Credit Card Expert Roundup #28 - Several premium credit cards have just announced higher annual fees. Do you think customers are willing to pay them, and is this sustainable?

Jason Steele
March 5, 2019
Jason Steele CardCon

While sign-up bonus have continued to climb, there is a new trend where some issuing banks have raised their annual fees within their premium card portfolio. For issue #28 of the Credit Card Reviews Expert Roundup, Jason Steele asks this week's panel to weigh-in on this trend with the following question:

"Several premium credit cards have just announced higher annual fees. Do you think customers are willing to pay them, and is this sustainable?"

Joe Resendiz - Research Analyst at ValuePenguin

Credit card companies charging higher annual fees in exchange for more perks and benefits isn't anything new. However, what is new and actually quite surprising is just how high the annual fees on these premium cards are starting to get. Credit cards that charge annual fees surpassing the $300 threshold are becoming more prevalent.

If you calculate the monetary value of the benefits and perks offered by these premium cards, the value proposition will likely be a net positive. That said, the perks and benefits offered up by premium cards are becoming increasingly geared toward certain users, such as travelers or business owners. However, in most actual use cases, cardholders won't be able to use all the perks and benefits needed to outweigh a high annual fee.

In my opinion, consumers will be willing to pay higher annual fees for premium cards as long as the benefits on the cards are easy to use. That's because consumers value simple and useful perks and benefits. For example, a general travel credit card, which offers rewards that can be applied to any travel expense, is much more versatile than one tied to a specific form of travel. Ultimately, if the benefits and perks of premium cards become highly specialized, I would expect consumers to shy away from forking over the higher annual fees for the cards. Of course, there is a tipping point where annual fees on premium cards lock out large customer segments. That means card issuers must tread carefully and realize that charging increasingly higher annual fees isn't a sustainable long-term practice.

Lee Huffman - Travel and points expert who blogs at Bald Thoughts

There are two different types of consumers when it comes to paying credit card annual fees. The first are those who will keep the status quo until the pain becomes too much. And the other are those that are hyper-focused on squeezing value out of their credit cards and are sensitive to changes in fees and benefits. With so many resources available online to educate themselves, the second group continues to grow.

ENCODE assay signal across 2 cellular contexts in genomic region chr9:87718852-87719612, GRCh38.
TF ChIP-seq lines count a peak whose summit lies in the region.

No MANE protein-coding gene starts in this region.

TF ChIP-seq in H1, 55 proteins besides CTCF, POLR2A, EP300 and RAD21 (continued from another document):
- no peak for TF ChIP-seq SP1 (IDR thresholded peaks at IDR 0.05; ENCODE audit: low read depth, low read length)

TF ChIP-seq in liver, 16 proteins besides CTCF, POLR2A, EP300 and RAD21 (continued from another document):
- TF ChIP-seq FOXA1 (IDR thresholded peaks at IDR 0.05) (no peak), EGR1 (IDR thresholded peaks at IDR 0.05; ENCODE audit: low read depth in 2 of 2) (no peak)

Although consumers dislike paying higher annual fees, they will do so if there is enough value. The credit card world is extremely competitive and cardholders with excellent credit and the ability to pay higher fees are ideal clients for banks. New credit cards are being issued all of the time to grab a piece of their wallet.

I recommend everyone to review every credit card they have each year to ensure the card is still worth the annual fee. Sometimes your needs change and other times the credit card fees or benefits change. Don't assume that a credit card that was a good fit a year ago is still the right card going forward. You work hard for your money. Make the bank work even harder to earn your loyalty for another year.

Andy Shuman - Travel and credit expert and an author of the Amazon bestselling Lazy Traveler's Handbook series

Most people aren’t willing to pay any credit card fees, and for a good reason. No-annual-fee credit cards cover most of the things people want from them, including rewards or cash back. This is why those who don’t mind paying annual fees tend to appreciate extra features and additional perks. Not just rewards, but higher rewards; not just standard benefits, but benefits that go above and beyond; not just a few perks, but the privileges that a no-fee credit card wouldn’t be able to offer.

Let’s take unlimited access to airport lounges – a fantastic perk, which is mostly offered by ultra-premium credit cards, such as AMEX Platinum, Citi Prestige, and a few others. If you are a frequent traveler, it’s pretty hard to go back from sipping a free cocktail at an airline lounge to waiting, sometimes for hours, in an overcrowded terminal. This benefit that most people wouldn’t probably appreciate is very tangible to frequent flyers, a particular subset of credit card customers. They will want to keep the card even when faced with a fee increase.